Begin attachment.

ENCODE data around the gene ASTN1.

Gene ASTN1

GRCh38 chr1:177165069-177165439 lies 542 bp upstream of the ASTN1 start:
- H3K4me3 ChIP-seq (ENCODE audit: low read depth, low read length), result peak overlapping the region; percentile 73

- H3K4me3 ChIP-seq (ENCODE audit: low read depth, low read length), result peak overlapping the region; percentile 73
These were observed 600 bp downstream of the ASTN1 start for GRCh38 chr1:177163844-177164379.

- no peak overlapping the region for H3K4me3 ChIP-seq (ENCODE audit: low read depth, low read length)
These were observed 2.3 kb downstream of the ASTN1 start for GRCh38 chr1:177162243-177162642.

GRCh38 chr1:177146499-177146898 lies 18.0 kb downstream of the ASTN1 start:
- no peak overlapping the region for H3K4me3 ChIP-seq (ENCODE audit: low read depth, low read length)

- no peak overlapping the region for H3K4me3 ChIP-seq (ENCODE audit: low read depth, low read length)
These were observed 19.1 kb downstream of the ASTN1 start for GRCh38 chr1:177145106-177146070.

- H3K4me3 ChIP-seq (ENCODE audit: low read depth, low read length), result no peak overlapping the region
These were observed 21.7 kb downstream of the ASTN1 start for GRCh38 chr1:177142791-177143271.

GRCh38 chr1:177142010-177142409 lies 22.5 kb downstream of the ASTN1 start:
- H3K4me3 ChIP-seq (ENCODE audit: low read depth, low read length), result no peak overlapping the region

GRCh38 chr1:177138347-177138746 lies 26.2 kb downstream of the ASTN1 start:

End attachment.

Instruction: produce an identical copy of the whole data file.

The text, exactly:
ENCODE data around the gene ASTN1.

Gene ASTN1

GRCh38 chr1:177165069-177165439 lies 542 bp upstream of the ASTN1 start:
- H3K4me3 ChIP-seq (ENCODE audit: low read depth, low read length), result peak overlapping the region; percentile 73

- H3K4me3 ChIP-seq (ENCODE audit: low read depth, low read length), result peak overlapping the region; percentile 73
These were observed 600 bp downstream of the ASTN1 start for GRCh38 chr1:177163844-177164379.

- no peak overlapping the region for H3K4me3 ChIP-seq (ENCODE audit: low read depth, low read length)
These were observed 2.3 kb downstream of the ASTN1 start for GRCh38 chr1:177162243-177162642.

GRCh38 chr1:177146499-177146898 lies 18.0 kb downstream of the ASTN1 start:
- no peak overlapping the region for H3K4me3 ChIP-seq (ENCODE audit: low read depth, low read length)

- no peak overlapping the region for H3K4me3 ChIP-seq (ENCODE audit: low read depth, low read length)
These were observed 19.1 kb downstream of the ASTN1 start for GRCh38 chr1:177145106-177146070.

- H3K4me3 ChIP-seq (ENCODE audit: low read depth, low read length), result no peak overlapping the region
These were observed 21.7 kb downstream of the ASTN1 start for GRCh38 chr1:177142791-177143271.

GRCh38 chr1:177142010-177142409 lies 22.5 kb downstream of the ASTN1 start:
- H3K4me3 ChIP-seq (ENCODE audit: low read depth, low read length), result no peak overlapping the region

GRCh38 chr1:177138347-177138746 lies 26.2 kb downstream of the ASTN1 start: